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Jewish World Review Oct. 11, 2004 / 26 Tishrei, 5765

Michael Barone

Michael Barone
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OK, curb your enthusiasm |
Some elections are about persuasion. This one is about turnout. In past presidential debates, candidates have tried to change peoples' minds and win over undecided voters. In this year's presidential and vice presidential debates, the candidates have tried to increase the enthusiasm of their base. The results have shown up in the polls, most vividly in those that don't weight the results to match the party identification of the last couple of elections. Thus George W. Bush zoomed up in some polls right after the Republican National Convention in New York. The first post-convention Gallup Poll had the president ahead of John Kerry by 52 to 45 percent, compared with a 48-to-46 percent lead before the convention. Gallup is volatile because its likely-voter screen is very tight, so that not much more than a majority of registered voters are classed as likely voters. The post-convention sample had more Republicans and fewer Democrats than the preconvention poll. That's evidence that Republicans felt a lot more enthusiastic about their president after the convention than before.

Similarly, Gallup showed Kerry spiking to a 49-to-49 percent tie after the first debate, as compared with a 52-to-44 percent Bush lead in Gallup's last predebate poll. That's evidence that the balance of enthusiasm tilted toward the Democrats after the debate.

Evidence — but not conclusive evidence — about where the candidates would stand if the election were held when the polls were taken or soon thereafter. Pollster John Zogby, who weights his results by party identification, shows much less movement in his surveys. Starting with a poll taken during the convention, Zogby has shown Bush at 46 percent and Kerry between 42 and 44 percent.

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Who's right? The answer, I suspect, is somewhere in the middle. Zogby, I think, has it right in one important sense: Very few Republicans are abandoning Bush, and not many more Democrats are fleeing Kerry. But Gallup also has a good point. Republican and Democratic turnout is simply not the same year after year and cannot be assumed to be so this year.

So this year, obviously, it's hard to be sure. Both sides are paying unprecedented attention to turnout. The Bush campaign, from the beginning, has devoted far greater resources than previous Republican campaigns to voter registration and turnout operations. Bush spokesmen say they have attracted more than a million volunteers, with more than 50,000 each in critical states like Florida, Ohio, Pennsylvania, and Michigan. Democrats are also devoting more resources to registration and turnout than in previous years. They are relying on the labor unions, which have been their mainstay in the past, and also on liberally funded 527 organizations.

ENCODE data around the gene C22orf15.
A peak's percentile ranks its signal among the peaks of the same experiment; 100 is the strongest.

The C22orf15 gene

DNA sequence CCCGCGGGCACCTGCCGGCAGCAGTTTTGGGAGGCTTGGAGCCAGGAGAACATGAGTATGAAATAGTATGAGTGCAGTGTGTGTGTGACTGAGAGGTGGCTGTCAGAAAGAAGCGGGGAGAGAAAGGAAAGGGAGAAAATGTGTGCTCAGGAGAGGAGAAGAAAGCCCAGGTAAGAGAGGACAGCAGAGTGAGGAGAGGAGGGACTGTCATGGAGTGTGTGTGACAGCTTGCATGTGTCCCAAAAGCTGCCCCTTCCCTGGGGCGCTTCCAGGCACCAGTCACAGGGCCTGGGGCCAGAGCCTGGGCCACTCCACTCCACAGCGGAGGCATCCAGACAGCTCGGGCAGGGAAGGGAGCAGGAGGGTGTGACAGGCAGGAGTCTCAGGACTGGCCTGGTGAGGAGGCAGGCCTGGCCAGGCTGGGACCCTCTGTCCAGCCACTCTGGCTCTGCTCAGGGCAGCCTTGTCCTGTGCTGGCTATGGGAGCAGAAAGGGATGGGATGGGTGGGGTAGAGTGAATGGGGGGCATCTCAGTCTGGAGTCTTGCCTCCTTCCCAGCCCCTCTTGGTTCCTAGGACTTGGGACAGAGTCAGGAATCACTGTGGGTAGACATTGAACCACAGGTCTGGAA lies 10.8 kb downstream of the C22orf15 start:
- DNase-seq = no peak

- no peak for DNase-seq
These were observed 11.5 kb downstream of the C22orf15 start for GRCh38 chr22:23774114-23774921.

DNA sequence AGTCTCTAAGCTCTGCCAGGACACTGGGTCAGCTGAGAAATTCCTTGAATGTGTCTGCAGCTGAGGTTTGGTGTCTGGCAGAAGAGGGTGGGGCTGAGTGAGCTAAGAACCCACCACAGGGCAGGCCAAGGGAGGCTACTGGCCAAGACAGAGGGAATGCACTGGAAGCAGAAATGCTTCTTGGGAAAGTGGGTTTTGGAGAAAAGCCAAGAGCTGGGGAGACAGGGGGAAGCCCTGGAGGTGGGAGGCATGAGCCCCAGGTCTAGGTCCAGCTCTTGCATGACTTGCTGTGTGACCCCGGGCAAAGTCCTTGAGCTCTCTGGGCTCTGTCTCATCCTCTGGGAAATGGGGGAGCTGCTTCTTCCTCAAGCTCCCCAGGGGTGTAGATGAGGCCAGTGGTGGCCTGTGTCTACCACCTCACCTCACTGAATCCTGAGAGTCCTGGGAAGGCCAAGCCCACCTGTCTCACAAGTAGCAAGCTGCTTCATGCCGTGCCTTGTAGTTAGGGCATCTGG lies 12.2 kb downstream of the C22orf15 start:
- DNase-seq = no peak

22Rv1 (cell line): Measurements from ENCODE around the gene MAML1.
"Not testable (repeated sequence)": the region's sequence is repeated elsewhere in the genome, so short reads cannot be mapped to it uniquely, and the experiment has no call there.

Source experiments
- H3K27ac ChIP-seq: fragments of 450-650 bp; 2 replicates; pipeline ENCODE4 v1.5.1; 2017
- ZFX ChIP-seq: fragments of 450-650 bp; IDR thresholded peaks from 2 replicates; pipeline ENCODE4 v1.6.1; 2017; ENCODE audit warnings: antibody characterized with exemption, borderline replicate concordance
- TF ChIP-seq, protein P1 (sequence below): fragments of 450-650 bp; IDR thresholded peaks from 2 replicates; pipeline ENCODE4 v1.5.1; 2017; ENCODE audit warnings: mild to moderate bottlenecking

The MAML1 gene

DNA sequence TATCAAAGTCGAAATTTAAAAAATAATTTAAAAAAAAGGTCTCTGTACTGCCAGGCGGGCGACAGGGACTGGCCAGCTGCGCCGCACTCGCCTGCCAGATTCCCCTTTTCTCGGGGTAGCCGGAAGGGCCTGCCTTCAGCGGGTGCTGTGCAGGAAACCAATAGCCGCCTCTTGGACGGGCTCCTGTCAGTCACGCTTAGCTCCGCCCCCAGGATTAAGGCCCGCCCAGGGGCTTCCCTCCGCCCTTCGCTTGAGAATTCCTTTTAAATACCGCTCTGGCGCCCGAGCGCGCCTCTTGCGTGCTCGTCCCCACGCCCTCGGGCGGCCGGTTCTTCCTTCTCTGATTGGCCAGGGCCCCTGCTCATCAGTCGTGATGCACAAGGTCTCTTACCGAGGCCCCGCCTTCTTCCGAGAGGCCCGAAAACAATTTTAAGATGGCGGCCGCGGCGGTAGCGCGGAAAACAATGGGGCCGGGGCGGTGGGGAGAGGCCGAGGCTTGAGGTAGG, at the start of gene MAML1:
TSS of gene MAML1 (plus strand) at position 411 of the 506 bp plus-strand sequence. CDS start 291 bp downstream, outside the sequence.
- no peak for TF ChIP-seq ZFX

Affection. There is also a difference in motivation on the two sides. Democrats are motivated more by hate — not too strong a word — of Bush than they are by positive feelings toward Kerry, the candidate they settled on quickly to avoid the electoral disaster they thought they'd face if they nominated Howard Dean. Republicans are motivated more — not by love, that is too strong a word — but by affection for Bush and for the way he has stood up under the attacks of his opponents and the media.

That affection seems likely to be strengthened by Bush's performance at last week's second debate in St. Louis. Bush showed a sense of command and a command of facts and argument much greater than he had eight days before in Coral Gables. He seemed at ease and even cracked a few jokes. Kerry, on the other hand, often seemed on the defensive and fell into the habit of repeating himself — the very same habit that hurt Bush in their earlier encounter. Kerry's stentorian tones were, for the most part, unleavened by humor. As this is written, no poll results have been announced, but my guess is that the balance of enthusiasm is likely to tilt toward Bush by about the same amount it tilted against him after the first debate. If that's right, Bush's numbers are likely to spike upward in the Gallup Poll and to rise slightly in polls that weight for party identification. But that may not be the final move. The balance of enthusiasm can change quickly, as we have already seen. And any significant shift could change the outcome of this election.

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Michael Barone Archives

JWR contributor Michael Barone is a columnist at U.S. News & World Report His latest book is "Hard America, Soft America : Competition vs. Coddling and the Battle for the Nation's Future". (Click HERE to purchase. Sales help fund JWR.) Send your comments to him by clicking here.


©2004, Michael Barone